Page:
I’m first a poet, then I’m an activist and then I sort of accidentally created a political movement and got into parliament (to my great shock). Then I also created another political movement because the first one was a hit and run and I left politics because I don’t believe that change can happen inside parliament – it needs to happen outside with the people, totally bottom-up initiatives.
[In Iceland] we were blessed with the mother of all crises in 2008 – we had the fifth largest financial meltdown in human history. We’ve come out of it quite neatly but it really woke up Icelanders. Before that they were just like you here in Britain – you know, like: ‘things are too complicated, we can’t change anything, blah, blah, blah’. But come on, that’s a bad bad excuse for not doing stuff.
We came to the realisation in Iceland that, during times of crisis, bad people put through bad legislation to take rights away from people. So maybe we could use the crisis to do the opposite. We came to the conclusion that we needed to write a constitution by and for the people of Iceland. [The process] included randomly selecting an assembly of people that would come and sit together for a few days and discuss, you know: ‘Who are we as a nation? What are our values? How do we want that to be expressed in our highest law? How are we going to make the social agreement reflect our true values?’.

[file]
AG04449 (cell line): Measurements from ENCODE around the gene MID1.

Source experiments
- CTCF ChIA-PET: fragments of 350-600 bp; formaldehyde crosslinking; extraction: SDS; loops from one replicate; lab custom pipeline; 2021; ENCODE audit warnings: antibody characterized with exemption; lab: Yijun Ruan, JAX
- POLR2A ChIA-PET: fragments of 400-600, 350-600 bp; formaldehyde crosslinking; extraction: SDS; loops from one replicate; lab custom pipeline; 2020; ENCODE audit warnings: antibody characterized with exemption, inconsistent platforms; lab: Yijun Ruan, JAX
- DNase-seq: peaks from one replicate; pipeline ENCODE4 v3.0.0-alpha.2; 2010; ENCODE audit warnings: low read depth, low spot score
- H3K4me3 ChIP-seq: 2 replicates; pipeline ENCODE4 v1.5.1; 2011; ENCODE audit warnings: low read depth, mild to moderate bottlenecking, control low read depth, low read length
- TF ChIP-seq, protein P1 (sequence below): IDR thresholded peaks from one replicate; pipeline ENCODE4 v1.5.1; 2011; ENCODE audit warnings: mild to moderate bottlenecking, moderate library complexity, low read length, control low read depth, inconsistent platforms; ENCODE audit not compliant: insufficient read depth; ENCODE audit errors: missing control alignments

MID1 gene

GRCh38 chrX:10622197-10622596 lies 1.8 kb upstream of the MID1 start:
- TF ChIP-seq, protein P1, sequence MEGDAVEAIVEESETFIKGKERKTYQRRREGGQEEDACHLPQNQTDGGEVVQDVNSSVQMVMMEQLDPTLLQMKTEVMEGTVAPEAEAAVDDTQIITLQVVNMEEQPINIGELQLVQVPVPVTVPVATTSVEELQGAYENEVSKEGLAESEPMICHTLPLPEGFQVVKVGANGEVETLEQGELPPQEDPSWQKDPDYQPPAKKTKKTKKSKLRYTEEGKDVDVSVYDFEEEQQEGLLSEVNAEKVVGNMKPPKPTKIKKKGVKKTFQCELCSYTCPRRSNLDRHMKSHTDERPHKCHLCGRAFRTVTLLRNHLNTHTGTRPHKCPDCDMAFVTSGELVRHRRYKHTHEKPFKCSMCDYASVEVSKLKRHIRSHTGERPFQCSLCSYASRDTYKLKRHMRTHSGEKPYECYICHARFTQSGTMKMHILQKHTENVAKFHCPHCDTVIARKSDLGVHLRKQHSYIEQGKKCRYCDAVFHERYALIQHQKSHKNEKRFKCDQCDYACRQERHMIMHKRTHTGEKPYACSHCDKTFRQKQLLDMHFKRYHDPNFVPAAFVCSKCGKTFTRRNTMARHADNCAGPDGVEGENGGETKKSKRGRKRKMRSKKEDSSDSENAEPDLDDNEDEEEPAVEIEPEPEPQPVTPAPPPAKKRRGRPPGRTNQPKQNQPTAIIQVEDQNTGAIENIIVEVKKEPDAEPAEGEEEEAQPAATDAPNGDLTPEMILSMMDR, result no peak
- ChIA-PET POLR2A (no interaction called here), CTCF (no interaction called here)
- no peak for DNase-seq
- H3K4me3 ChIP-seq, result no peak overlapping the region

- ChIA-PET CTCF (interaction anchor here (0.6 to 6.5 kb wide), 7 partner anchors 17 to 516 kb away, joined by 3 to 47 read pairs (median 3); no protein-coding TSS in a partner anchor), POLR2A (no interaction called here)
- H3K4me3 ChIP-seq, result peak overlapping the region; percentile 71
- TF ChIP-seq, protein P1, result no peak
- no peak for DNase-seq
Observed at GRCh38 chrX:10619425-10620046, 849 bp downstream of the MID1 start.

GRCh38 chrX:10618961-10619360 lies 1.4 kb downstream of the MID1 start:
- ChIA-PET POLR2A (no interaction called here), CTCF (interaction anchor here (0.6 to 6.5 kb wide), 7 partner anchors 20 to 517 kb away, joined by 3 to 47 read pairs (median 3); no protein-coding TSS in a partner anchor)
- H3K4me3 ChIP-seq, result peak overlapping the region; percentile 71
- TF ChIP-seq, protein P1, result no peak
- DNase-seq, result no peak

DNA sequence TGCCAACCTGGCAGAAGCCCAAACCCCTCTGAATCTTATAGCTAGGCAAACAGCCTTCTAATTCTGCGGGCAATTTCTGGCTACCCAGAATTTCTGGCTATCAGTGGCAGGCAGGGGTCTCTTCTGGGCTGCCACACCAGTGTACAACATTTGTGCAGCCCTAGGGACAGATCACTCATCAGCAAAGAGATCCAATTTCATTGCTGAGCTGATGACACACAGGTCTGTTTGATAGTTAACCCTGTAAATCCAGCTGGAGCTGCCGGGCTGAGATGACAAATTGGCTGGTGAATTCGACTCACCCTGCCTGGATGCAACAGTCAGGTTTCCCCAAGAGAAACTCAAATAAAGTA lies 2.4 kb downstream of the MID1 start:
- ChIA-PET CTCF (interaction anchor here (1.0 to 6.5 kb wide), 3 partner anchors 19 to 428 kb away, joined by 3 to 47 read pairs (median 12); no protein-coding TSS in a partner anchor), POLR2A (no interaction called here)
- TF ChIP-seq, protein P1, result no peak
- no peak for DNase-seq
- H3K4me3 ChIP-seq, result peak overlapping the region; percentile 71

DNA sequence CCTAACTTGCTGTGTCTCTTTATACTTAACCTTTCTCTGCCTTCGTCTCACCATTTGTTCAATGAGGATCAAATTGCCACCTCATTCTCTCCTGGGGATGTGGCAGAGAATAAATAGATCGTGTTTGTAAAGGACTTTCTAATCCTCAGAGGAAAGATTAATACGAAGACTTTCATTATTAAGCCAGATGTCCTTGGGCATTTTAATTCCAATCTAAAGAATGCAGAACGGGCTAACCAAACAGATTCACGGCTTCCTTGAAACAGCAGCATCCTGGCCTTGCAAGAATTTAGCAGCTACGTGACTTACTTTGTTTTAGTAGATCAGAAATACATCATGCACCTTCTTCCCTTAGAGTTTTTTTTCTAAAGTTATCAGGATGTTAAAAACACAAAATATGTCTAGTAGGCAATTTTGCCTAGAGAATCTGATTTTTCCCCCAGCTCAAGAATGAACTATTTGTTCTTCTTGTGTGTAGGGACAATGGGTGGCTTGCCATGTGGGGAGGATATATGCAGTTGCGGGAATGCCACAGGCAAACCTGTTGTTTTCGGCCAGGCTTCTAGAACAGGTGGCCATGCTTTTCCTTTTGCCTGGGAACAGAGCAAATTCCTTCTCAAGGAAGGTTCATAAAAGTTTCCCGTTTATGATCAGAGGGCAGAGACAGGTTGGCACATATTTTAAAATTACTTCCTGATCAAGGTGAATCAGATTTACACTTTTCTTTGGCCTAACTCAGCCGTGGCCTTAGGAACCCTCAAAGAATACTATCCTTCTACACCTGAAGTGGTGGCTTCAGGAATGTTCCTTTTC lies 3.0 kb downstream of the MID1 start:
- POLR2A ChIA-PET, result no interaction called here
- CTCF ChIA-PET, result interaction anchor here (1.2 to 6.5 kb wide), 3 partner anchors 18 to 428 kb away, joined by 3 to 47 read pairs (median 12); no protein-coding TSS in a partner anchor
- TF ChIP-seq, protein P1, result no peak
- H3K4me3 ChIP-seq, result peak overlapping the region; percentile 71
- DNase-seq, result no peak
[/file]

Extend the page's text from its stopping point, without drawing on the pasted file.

And after that there was a plan to elect a constitutional parliament. And there was a bit of a problem because so many people wanted to be part of it. And actually it ended up being a grassroots initiative to contact everyone that decided to run. We had a national referendum on the final product and what they did, they totally opened it so that anybody who wanted to give an input, like we’re doing with the Bill of Wrongs, with the online platform, anyone that wanted to give a suggestion for improvements to an article or felt that something needed to be added to the new constitution could…